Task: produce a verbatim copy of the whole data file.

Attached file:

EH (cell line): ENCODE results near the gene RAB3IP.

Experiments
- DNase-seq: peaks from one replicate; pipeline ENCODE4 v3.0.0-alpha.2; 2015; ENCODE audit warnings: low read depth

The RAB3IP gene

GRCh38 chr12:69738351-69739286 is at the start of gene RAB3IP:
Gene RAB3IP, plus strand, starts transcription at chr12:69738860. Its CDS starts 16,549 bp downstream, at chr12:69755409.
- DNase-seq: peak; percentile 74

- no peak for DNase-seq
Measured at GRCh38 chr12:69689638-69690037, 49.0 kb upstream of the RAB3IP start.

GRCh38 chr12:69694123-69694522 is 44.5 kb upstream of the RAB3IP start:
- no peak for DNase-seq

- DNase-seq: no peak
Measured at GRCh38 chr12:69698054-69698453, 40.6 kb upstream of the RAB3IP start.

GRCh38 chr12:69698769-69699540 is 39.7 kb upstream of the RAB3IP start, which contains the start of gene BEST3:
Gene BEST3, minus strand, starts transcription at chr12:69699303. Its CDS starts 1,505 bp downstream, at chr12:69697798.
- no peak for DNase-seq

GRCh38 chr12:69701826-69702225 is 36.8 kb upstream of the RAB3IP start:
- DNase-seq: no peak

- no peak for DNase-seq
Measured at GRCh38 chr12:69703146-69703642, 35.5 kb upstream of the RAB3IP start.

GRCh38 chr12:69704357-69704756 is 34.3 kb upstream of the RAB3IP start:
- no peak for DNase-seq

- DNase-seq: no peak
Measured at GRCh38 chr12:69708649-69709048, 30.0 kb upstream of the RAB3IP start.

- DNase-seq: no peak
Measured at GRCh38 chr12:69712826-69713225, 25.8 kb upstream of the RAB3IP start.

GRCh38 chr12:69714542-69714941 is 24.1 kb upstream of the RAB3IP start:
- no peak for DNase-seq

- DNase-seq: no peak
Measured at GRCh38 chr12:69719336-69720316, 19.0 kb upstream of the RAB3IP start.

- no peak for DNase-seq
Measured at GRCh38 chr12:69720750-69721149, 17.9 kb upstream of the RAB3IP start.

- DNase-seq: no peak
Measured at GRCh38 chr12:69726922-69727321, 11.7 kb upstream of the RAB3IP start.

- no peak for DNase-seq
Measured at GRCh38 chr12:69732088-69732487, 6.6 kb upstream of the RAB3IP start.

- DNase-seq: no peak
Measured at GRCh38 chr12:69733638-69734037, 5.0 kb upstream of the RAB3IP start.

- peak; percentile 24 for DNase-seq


EH (cell line): ENCODE results near the gene RAB3IP.

Experiments
- DNase-seq: peaks from one replicate; pipeline ENCODE4 v3.0.0-alpha.2; 2015; ENCODE audit warnings: low read depth

The RAB3IP gene

GRCh38 chr12:69738351-69739286 is at the start of gene RAB3IP:
Gene RAB3IP, plus strand, starts transcription at chr12:69738860. Its CDS starts 16,549 bp downstream, at chr12:69755409.
- DNase-seq: peak; percentile 74

- no peak for DNase-seq
Measured at GRCh38 chr12:69689638-69690037, 49.0 kb upstream of the RAB3IP start.

GRCh38 chr12:69694123-69694522 is 44.5 kb upstream of the RAB3IP start:
- no peak for DNase-seq

- DNase-seq: no peak
Measured at GRCh38 chr12:69698054-69698453, 40.6 kb upstream of the RAB3IP start.

GRCh38 chr12:69698769-69699540 is 39.7 kb upstream of the RAB3IP start, which contains the start of gene BEST3:
Gene BEST3, minus strand, starts transcription at chr12:69699303. Its CDS starts 1,505 bp downstream, at chr12:69697798.
- no peak for DNase-seq

GRCh38 chr12:69701826-69702225 is 36.8 kb upstream of the RAB3IP start:
- DNase-seq: no peak

- no peak for DNase-seq
Measured at GRCh38 chr12:69703146-69703642, 35.5 kb upstream of the RAB3IP start.

GRCh38 chr12:69704357-69704756 is 34.3 kb upstream of the RAB3IP start:
- no peak for DNase-seq

- DNase-seq: no peak
Measured at GRCh38 chr12:69708649-69709048, 30.0 kb upstream of the RAB3IP start.

- DNase-seq: no peak
Measured at GRCh38 chr12:69712826-69713225, 25.8 kb upstream of the RAB3IP start.

GRCh38 chr12:69714542-69714941 is 24.1 kb upstream of the RAB3IP start:
- no peak for DNase-seq

- DNase-seq: no peak
Measured at GRCh38 chr12:69719336-69720316, 19.0 kb upstream of the RAB3IP start.

- no peak for DNase-seq
Measured at GRCh38 chr12:69720750-69721149, 17.9 kb upstream of the RAB3IP start.

- DNase-seq: no peak
Measured at GRCh38 chr12:69726922-69727321, 11.7 kb upstream of the RAB3IP start.

- no peak for DNase-seq
Measured at GRCh38 chr12:69732088-69732487, 6.6 kb upstream of the RAB3IP start.

- DNase-seq: no peak
Measured at GRCh38 chr12:69733638-69734037, 5.0 kb upstream of the RAB3IP start.

- peak; percentile 24 for DNase-seq